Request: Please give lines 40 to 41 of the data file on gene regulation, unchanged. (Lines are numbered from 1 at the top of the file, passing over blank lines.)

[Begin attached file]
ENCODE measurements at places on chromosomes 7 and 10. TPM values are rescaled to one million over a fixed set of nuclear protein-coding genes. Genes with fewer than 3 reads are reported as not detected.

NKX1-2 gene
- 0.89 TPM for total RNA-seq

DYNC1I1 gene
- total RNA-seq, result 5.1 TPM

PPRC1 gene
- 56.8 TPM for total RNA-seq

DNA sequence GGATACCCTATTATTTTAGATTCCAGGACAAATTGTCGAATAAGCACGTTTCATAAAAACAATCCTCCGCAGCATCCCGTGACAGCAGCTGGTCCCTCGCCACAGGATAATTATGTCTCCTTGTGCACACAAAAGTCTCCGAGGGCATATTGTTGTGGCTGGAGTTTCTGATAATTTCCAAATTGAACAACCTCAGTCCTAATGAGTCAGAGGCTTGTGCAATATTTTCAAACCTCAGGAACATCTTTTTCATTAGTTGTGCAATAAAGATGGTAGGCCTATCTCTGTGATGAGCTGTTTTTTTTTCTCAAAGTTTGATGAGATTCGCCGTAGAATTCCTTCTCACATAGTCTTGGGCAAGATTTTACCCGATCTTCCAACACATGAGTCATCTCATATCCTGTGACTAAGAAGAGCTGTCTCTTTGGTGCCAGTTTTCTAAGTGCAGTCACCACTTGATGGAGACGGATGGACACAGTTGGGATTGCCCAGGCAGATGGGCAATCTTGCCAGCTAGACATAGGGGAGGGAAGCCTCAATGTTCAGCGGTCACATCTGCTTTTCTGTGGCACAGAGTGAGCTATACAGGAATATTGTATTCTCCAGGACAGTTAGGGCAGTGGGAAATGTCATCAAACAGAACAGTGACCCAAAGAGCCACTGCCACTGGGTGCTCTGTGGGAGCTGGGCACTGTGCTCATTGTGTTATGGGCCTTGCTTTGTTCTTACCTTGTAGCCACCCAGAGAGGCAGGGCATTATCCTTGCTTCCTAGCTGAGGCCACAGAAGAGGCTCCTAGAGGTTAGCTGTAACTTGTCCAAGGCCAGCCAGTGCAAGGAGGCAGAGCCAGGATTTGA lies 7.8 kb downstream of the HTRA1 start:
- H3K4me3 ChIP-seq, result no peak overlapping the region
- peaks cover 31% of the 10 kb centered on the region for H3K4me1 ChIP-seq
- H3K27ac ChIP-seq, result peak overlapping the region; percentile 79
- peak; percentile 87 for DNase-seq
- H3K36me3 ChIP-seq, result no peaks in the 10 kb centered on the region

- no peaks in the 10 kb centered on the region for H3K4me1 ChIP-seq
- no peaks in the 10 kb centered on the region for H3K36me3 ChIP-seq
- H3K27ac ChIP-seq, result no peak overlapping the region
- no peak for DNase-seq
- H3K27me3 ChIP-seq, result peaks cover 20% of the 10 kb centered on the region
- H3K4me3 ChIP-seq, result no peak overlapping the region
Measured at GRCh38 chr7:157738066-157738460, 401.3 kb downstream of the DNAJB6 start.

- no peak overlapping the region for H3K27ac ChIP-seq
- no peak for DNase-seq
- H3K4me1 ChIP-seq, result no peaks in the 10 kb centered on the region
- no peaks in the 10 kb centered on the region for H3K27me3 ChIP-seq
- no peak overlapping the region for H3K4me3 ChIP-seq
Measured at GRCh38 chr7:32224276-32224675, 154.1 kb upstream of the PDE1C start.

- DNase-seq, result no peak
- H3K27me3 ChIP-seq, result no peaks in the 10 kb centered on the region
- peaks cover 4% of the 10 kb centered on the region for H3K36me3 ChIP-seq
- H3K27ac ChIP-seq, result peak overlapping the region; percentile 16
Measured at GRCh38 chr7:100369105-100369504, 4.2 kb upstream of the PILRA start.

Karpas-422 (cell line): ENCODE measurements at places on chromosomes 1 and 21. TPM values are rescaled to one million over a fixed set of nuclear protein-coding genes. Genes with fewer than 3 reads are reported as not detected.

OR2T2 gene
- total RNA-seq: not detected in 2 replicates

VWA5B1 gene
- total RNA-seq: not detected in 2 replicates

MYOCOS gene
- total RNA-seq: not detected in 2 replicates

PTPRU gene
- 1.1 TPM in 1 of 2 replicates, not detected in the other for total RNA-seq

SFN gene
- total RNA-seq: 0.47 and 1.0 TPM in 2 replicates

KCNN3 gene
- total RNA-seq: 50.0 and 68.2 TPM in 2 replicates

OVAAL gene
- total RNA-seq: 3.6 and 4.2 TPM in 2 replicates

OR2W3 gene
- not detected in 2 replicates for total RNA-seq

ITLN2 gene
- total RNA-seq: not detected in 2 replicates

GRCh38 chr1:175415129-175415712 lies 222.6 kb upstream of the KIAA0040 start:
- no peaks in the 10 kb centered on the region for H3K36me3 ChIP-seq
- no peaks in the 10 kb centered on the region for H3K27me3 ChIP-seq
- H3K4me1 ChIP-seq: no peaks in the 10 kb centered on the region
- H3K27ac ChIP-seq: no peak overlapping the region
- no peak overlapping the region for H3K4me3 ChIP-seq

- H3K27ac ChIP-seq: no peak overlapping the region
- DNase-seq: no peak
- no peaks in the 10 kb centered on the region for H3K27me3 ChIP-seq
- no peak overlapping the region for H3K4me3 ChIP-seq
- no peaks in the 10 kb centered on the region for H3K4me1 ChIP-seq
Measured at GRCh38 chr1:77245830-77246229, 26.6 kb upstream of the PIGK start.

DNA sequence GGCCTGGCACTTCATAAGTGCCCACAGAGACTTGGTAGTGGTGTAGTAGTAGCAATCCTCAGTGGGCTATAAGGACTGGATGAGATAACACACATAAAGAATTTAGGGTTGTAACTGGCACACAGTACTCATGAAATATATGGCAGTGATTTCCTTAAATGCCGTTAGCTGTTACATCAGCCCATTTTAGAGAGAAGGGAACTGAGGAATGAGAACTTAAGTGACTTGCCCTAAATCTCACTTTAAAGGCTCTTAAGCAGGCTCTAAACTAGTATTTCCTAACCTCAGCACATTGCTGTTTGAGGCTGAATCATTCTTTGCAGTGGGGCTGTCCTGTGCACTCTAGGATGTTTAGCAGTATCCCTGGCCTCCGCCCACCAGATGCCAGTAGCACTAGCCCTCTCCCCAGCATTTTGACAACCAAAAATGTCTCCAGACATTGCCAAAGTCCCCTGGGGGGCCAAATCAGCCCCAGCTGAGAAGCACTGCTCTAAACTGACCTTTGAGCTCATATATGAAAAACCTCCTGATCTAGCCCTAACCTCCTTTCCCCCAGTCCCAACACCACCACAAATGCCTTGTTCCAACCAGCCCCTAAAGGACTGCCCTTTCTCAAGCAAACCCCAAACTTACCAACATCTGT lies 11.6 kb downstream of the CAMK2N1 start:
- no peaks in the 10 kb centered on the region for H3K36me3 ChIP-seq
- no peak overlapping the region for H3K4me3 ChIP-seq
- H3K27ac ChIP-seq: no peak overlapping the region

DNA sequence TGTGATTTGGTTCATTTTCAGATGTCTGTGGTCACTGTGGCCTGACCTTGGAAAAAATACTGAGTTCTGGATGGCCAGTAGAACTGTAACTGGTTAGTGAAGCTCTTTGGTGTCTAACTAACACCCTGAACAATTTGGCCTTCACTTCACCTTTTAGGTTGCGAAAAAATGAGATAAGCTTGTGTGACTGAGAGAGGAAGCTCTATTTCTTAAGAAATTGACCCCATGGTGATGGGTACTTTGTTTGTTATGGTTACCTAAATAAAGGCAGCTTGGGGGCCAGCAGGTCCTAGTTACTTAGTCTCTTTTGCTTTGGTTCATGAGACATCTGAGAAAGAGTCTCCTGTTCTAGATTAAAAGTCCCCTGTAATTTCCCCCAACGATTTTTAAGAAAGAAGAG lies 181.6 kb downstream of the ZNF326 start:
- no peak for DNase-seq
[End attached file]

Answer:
- 1.1 TPM in 1 of 2 replicates, not detected in the other for total RNA-seq

SFN gene